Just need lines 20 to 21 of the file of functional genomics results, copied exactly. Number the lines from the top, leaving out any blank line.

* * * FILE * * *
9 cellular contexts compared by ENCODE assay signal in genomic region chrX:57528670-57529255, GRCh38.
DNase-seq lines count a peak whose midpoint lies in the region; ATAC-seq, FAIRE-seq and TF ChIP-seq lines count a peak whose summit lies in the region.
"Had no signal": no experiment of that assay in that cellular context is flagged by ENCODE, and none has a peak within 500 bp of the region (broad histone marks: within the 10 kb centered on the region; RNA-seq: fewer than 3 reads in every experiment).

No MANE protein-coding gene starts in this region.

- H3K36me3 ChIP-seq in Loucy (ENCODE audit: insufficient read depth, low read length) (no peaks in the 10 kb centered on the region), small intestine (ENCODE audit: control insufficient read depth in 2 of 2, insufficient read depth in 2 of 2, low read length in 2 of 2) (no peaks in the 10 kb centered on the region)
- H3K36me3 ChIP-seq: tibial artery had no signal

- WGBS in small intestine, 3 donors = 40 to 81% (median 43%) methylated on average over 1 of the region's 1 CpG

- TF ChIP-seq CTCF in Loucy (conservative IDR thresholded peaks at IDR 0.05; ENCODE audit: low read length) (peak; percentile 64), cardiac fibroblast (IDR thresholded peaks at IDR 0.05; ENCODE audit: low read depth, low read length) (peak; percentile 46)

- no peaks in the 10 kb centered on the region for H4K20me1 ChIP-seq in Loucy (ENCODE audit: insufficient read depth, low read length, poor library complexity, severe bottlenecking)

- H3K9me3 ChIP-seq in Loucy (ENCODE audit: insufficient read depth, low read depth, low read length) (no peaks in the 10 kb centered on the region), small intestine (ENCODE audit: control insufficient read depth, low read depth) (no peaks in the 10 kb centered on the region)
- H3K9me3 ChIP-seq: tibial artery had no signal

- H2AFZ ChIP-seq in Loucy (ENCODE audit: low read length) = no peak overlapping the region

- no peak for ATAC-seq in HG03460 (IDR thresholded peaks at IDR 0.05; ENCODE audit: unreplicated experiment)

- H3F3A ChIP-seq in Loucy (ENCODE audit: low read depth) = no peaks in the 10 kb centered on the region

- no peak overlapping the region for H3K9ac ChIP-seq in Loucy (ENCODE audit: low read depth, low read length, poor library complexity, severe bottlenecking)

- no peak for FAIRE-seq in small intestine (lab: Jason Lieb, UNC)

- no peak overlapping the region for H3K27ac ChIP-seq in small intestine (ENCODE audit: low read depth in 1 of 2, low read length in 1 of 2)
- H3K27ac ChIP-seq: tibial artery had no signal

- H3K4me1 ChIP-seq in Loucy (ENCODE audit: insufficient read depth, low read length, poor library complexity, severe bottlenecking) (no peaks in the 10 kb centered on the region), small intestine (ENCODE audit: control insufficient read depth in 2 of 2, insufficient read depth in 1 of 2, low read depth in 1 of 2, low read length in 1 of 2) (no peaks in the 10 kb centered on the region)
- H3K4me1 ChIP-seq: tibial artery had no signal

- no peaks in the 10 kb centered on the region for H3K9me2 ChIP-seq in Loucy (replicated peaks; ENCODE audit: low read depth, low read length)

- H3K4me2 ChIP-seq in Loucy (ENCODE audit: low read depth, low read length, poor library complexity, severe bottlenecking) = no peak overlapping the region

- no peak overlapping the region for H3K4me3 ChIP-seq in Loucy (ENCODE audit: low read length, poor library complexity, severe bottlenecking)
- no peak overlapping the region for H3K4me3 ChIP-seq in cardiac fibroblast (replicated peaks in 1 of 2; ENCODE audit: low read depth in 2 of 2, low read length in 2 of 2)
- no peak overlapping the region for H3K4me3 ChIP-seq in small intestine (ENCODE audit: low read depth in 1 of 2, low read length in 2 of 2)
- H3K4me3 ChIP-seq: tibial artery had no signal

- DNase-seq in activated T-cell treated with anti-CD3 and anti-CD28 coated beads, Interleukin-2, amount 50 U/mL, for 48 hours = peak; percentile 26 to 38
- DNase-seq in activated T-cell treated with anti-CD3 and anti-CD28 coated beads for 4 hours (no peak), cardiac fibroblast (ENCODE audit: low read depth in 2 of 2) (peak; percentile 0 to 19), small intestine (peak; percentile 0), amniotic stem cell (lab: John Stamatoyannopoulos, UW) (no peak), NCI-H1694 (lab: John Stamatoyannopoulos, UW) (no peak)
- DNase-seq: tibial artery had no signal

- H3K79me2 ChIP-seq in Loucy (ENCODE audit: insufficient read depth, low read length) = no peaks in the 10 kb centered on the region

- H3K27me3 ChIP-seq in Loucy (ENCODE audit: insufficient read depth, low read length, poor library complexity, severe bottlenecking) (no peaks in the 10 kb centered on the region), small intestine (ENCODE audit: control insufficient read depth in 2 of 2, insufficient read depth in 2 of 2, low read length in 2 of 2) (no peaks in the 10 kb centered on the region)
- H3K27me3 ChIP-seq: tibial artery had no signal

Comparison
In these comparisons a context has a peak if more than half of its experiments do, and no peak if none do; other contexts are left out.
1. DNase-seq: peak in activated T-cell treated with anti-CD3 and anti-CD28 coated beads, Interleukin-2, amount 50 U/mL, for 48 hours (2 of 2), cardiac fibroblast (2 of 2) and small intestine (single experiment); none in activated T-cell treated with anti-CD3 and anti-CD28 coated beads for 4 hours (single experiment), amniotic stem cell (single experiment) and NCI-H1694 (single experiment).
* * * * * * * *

- H3K4me1 ChIP-seq: tibial artery had no signal

- no peaks in the 10 kb centered on the region for H3K9me2 ChIP-seq in Loucy (replicated peaks; ENCODE audit: low read depth, low read length)